The way to understand which media companies will do particularly well under Biden is really to look at where the vast constituency of Trumpers will head after 20 January. Trump has been box-office dynamite for the US media. Supporting him has been a boon to Fox News and opposing him has arguably saved the New York Times.
After the Capitol uprising, Trump is beyond the pale for mainstream media outlets, so he will head out into the Wild West of alternative sites. Newsmax Media, operated by Trump’s friend Christopher Ruddy, is one such company to watch. Press Gazette analysis shows booming figures for Newsmax’s One America News network, which is rapidly gaining on Fox and looks set to be a welcoming home for Trump and his huge constituency of supporters after next week.
While the likes of CNN and the New York Times will celebrate Biden’s arrival at one level, he is unlikely to be nearly so good for viewing and circulation figures. – Dominic Ponsford, Press Gazette
Pharmaceuticals: Tilray and Aphria
The Biden administration signals a boost for the global cannabis industry, as highlighted by the recent merger of two of Canada’s leading cannabis businesses, Tilray and Aphria, now the world’s largest marijuana company valued at £2.8bn.
Still bigger deals are expected as the industry bets on the further liberalisation of US cannabis law under Biden. During the presidential debate in October 2020, Kamala Harris pledged to decriminalise marijuana.
Although a flurry of US states have legalised cannabis in recent years – for recreational or medical use – it remains illegal under federal law, thereby holding up vast amounts of institutional capital for the American and global industry. With a Biden-controlled Congress, this seems more likely to change in the coming year or two. As a first step, however, marijuana is likely to be reclassified within the Controlled Substances Act. – Sebastian Shehadi, Investment Monitor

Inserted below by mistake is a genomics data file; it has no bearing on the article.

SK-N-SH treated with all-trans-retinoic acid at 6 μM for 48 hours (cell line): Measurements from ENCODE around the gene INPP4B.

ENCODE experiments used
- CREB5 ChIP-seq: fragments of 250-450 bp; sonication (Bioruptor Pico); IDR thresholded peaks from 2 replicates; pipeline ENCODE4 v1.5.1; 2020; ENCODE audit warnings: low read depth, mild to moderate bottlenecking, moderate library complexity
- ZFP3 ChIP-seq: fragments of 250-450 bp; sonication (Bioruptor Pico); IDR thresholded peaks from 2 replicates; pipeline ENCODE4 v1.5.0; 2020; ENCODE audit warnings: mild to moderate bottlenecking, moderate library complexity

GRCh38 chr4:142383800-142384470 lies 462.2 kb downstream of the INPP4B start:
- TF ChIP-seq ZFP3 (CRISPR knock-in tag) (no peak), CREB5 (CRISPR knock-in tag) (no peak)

Investment Monitor: Biden won’t fix America’s investment problem Part of New Statesman Media Group
This may be the optimist in me (and the romantic) but I’m willing to bet that the next four years are going to be better news for local press publishers in the US – of which Gannett is one of the biggest. Biden has indicated that he is broadly in favour of greater regulation of the tech media giants. A large aspect of this will involve creating a leveller playing field for other media, to compete against Facebook and Google for ad dollars.
Local newspapers, and their websites, are currently being starved to death by Facebook and Google’s duopoly on digital advertising. A more interventionist Democrat presidency will be keen to find ways for the federal government to support local journalism because, as the Washington Post says, Democracy dies in darkness. – Dominic Ponsford, Press Gazette
In 2008, the US government chose BlackRock to help oversee its response to the crisis in the banking sector, managing the assets the government took on using its uniquely advanced risk analysis system. Last year, as the US economy faltered once more, BlackRock was again chosen to help manage the response, as the Fed asked the company to oversee its huge corporate bond-buying programmes. One academic observed that the world’s largest asset manager had become a “fourth branch of the US government”.
BlackRock now appears set to forge still closer links with government. Biden’s new director of the National Economic Council, Brian Deese, was previously BlackRock’s head of sustainable investing; the new deputy secretary to the Treasury, Wally Adeyemo, was chief of staff to BlackRock CEO Larry Fink for two years; and the company’s chief investment strategist, Mike Pyle, is now the chief economic adviser to Kamala Harris.
Then again, with $8.68tn in assets directly under management and well over $20tn managed using its Aladdin platform, BlackRock is already integral to the US economy. – Will Dunn